“The ionic liquid is a solvent, like water, but is made entirely of ions,” explained Dickey. “Normally when you add a solvent to a polymer, the solvent pushes apart the polymer chains, making the polymer soft and stretchable. That’s why a wet contact lens is pliable, and a dry contact lens isn’t.”

“In glassy gels, the solvent pushes the molecular chains in the polymer apart, which allows it to be stretchable like a gel,” he continued. “However, the ions in the solvent are strongly attracted to the polymer, which prevents the polymer chains from moving. The inability of chains to move is what makes it glassy. The end result is that the material is hard due to the attractive forces, but is still capable of stretching due to the extra spacing.”

While not every class of polymer that the researchers tested was able to form a glassy gel, they found that a significant number of different polymer types were compatible with this straightforward synthesis process.

“Polymers that are charged or polar hold promise for glassy gels, because they’re attracted to the ionic liquid,” Dickey said.

Future applications

The researchers report that their glassy gels exhibit “enormous” fracture strength, toughness, yield strength and a high Young’s modulus (a measure of stiffness) comparable to that of strong thermoplastics such as polyethylene. But the novelty of this new material class is that, unlike thermoplastics, they can be stretched up to five times their original length without breaking.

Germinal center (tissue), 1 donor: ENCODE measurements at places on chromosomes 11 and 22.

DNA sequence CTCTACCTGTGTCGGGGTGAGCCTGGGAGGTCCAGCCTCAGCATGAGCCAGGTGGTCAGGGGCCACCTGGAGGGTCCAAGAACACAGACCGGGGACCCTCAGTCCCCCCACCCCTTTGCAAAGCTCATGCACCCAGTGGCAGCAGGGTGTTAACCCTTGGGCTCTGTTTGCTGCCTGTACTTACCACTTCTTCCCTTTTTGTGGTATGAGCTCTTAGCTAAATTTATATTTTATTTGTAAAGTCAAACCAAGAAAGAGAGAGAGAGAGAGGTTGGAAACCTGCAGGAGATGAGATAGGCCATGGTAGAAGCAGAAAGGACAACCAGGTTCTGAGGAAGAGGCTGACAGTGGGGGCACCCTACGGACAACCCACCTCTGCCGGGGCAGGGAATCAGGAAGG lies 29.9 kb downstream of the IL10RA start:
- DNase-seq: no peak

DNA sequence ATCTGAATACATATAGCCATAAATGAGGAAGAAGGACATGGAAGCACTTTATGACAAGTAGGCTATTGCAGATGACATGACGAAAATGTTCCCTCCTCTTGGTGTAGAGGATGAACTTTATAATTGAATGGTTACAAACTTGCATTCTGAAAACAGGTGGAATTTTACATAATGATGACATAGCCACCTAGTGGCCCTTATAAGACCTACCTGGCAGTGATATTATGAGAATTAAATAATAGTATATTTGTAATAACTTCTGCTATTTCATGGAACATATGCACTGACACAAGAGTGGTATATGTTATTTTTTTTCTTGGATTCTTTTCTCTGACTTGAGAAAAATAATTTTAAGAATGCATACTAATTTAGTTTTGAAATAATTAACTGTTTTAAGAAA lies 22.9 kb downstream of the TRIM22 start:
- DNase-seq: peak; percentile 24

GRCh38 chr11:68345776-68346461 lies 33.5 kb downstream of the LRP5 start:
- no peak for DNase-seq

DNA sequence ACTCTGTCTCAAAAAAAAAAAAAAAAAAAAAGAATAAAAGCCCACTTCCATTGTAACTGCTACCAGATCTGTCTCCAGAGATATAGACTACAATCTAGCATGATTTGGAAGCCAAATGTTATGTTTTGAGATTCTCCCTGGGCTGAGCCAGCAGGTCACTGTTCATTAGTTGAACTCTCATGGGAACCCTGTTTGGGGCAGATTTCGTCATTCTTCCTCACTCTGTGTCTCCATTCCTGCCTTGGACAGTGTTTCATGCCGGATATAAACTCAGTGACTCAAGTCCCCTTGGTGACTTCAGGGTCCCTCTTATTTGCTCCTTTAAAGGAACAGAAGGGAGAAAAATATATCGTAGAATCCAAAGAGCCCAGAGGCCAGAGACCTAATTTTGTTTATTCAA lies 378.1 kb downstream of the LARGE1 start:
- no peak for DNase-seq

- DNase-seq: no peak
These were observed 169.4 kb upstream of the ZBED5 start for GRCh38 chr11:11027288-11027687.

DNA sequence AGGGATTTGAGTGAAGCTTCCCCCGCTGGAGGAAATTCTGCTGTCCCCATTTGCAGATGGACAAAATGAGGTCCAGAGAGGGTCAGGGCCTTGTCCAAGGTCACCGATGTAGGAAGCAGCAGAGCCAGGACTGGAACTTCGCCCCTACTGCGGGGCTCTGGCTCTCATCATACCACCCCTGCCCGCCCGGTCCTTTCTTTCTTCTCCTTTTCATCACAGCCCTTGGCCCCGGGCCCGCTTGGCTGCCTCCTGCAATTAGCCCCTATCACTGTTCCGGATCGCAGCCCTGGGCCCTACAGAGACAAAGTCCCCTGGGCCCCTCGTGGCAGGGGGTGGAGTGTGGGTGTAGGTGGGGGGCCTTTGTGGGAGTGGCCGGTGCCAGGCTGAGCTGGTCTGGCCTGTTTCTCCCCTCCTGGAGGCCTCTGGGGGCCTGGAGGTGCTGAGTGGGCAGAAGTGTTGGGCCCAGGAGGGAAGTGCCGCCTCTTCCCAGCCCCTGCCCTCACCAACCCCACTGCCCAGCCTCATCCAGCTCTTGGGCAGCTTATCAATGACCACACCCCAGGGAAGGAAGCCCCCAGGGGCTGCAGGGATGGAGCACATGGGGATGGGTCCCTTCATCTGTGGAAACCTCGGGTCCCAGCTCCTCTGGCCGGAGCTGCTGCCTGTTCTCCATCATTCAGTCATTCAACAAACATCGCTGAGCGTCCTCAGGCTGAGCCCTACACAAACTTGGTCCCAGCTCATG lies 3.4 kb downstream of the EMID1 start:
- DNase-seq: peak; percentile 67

The gels also have shape memory, which can be programmed by deforming the material as it is heated and cooled to “fix” it in a certain shape, which is reset easily through further heating. Heat can also be used to self-heal the glassy polymer or join two fragments of the polymer together.

Additionally, despite consisting of between 50-60% liquid, the new glassy gels did not appear to naturally evaporate and dry out as seen with traditional polymer gels.

“Maybe the most intriguing characteristic of the glassy gels is how adhesive they are,” Dickey added. “Because while we understand what makes them hard and stretchable, we can only speculate about what makes them so sticky.”

While this suite of material properties certainly makes for some interesting potential applications in robotics or 3D printing, the researchers believe that their ease to make could be the thing to set these materials apart as an option for further development.

“Creating glassy gels is a simple process that can be done by curing it in any type of mold or by 3D printing it,” said Dickey. “Most plastics with similar mechanical properties require manufacturers to create polymer as a feedstock and then transport that polymer to another facility where the polymer is melted and formed into the end product.”

“We’re excited to see how glassy gels can be used and are open to working with collaborators on identifying applications for these materials,” he added.

Reference: Wang M, Xiao X, Siddika S, et al. Glassy gels toughened by solvent. Nature. 2024. doi:10.1038/s41586-024-07564-0

This article is a rework of a press release issued by North Carolina State University. Material has been edited for length and content.